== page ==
It’ll take more than news that the International Monetary Fund plans to sell gold to bring down the price of gold. Sure, the IMF wants to sell 12%, or 403.3 tons from its 3,217.3 ton reserve to raise about $6 billion, and help make up for a $140 million budget shortfall.

But demand for gold is strong. With tight supply and heavy demand, jewelers and investors alike will be lined up to take it off IMF hands. Gold mine productions are failing to keep up with demand. It’s all part of the reason gold prices have quadrupled in several years.

Still, the sale is far from being a done deal. The DC-based organization needs Congress, which holds 17% of IMF voting rights with veto power, to approve the deal. But even with approval, it’s not as if the IMF will suddenly dump 403.3 tons on the market. That’d be a concern, but unlikely.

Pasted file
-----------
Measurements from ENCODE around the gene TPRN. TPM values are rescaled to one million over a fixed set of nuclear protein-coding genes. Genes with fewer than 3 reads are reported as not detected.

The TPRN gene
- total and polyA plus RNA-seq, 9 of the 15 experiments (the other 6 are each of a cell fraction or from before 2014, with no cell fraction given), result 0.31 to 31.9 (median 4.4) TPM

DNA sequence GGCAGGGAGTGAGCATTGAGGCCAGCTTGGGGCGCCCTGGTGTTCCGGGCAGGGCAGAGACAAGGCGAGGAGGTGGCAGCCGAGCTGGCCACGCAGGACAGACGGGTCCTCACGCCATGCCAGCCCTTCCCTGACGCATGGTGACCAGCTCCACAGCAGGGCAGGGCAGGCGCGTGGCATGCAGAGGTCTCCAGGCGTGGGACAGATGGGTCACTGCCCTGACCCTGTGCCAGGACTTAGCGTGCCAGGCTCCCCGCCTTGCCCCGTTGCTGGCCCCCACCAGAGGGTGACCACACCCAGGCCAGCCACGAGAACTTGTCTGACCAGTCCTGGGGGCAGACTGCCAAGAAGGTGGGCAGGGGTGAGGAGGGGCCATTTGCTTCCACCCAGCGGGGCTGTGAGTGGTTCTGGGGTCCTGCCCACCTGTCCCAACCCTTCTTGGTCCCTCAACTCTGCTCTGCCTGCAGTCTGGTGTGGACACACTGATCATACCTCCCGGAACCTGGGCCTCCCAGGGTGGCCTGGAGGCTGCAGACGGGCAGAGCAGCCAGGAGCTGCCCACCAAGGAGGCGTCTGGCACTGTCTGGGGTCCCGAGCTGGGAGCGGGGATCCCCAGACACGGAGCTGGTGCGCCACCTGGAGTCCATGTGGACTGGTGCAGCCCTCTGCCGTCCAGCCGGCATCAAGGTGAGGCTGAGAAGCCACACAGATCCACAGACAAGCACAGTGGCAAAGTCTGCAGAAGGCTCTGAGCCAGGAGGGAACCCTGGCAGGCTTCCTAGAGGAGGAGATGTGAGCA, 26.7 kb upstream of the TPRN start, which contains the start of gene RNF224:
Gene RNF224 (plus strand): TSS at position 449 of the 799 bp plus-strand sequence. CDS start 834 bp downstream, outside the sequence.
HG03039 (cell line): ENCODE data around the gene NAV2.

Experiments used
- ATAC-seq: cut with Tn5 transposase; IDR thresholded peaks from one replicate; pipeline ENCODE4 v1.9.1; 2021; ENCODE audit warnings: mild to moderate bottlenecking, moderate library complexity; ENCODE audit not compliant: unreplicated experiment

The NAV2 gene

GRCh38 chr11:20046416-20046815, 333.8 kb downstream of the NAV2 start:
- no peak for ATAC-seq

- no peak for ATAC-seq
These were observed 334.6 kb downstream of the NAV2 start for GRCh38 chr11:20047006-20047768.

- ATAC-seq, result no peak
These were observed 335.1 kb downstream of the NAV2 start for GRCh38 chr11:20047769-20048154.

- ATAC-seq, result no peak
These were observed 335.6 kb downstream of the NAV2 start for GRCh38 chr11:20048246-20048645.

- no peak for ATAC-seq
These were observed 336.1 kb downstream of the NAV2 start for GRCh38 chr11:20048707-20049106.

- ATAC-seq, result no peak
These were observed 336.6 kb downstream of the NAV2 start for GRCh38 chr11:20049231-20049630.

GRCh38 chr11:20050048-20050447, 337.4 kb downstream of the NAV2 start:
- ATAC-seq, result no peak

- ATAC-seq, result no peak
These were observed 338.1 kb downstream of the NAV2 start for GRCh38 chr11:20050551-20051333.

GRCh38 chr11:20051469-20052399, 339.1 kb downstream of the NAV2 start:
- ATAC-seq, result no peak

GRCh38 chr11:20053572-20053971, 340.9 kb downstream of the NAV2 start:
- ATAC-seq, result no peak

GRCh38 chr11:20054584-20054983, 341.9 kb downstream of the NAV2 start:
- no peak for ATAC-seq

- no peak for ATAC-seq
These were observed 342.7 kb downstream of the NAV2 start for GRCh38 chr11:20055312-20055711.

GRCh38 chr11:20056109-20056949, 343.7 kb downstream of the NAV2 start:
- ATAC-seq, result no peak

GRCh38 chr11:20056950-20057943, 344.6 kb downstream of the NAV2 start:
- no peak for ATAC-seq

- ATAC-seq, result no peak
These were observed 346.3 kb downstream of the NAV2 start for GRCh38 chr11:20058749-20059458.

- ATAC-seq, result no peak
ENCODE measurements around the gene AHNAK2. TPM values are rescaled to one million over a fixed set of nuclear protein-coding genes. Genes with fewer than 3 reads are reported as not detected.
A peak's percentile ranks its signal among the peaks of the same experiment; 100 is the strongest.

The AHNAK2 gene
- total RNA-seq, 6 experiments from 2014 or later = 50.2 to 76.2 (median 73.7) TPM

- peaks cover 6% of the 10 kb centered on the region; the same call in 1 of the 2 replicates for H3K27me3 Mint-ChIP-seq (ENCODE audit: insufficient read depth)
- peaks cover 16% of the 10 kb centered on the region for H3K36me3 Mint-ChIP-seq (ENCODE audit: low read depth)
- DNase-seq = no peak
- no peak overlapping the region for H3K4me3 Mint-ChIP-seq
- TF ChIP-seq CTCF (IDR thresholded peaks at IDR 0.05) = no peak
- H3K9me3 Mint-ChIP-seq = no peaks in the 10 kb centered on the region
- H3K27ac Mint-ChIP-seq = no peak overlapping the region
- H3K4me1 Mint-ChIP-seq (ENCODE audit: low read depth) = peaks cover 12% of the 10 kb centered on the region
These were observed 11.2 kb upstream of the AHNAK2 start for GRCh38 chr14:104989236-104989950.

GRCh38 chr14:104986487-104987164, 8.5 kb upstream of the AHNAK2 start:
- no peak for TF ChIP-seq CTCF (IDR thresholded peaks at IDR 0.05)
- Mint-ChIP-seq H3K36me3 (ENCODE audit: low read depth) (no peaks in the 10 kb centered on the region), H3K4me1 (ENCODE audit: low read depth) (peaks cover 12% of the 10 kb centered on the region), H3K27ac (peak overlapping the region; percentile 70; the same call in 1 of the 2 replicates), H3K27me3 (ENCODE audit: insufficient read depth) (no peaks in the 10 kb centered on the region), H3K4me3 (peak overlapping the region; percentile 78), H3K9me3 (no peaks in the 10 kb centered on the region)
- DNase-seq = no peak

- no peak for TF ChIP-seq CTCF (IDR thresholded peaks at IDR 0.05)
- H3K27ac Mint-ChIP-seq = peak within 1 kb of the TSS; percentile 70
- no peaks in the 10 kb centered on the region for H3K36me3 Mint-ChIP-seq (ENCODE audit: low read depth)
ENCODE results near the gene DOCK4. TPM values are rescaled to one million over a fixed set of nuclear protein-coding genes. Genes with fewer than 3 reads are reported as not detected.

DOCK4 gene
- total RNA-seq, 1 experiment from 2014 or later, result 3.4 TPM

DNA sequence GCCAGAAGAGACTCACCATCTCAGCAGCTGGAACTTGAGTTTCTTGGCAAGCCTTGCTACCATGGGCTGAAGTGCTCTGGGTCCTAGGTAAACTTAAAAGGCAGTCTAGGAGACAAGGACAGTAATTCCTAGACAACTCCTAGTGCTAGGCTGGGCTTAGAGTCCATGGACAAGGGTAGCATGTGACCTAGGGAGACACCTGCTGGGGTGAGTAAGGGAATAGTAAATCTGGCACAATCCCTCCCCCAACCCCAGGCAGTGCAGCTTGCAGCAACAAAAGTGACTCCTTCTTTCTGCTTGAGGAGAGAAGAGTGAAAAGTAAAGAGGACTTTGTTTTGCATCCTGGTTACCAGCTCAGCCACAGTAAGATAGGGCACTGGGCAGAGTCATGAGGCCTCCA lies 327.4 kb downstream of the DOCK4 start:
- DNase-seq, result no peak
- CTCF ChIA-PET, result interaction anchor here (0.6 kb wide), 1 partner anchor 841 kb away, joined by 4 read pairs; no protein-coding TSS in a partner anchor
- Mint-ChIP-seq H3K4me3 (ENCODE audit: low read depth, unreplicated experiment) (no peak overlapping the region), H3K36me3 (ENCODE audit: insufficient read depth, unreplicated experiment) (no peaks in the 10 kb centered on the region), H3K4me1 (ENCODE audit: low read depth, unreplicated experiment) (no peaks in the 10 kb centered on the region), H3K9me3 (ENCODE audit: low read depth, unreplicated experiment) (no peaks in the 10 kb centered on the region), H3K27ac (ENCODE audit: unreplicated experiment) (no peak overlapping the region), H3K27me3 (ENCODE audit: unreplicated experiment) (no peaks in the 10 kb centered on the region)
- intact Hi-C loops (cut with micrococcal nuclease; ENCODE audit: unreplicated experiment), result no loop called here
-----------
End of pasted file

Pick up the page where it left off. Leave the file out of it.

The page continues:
Global gold production fell to 10-year lows of 2,444 metric tons in 2007, according to reports. We’re likely to see more declines this year. All the while, petrodollars are buying up gold. Middle East demand for gold is up 30%. Dubai gold sales are up about 24% to $2.6 billion. And in Saudi Arabia, gold demand was up more than 15% to 120.2 metric tons.

Take that into consideration, and buy more gold here. With the Fed expected to cut rates again, we’ll have a weaker dollar, which will support higher priced gold. Plus, we’re likely to see a steady migration toward the safe havens of gold.

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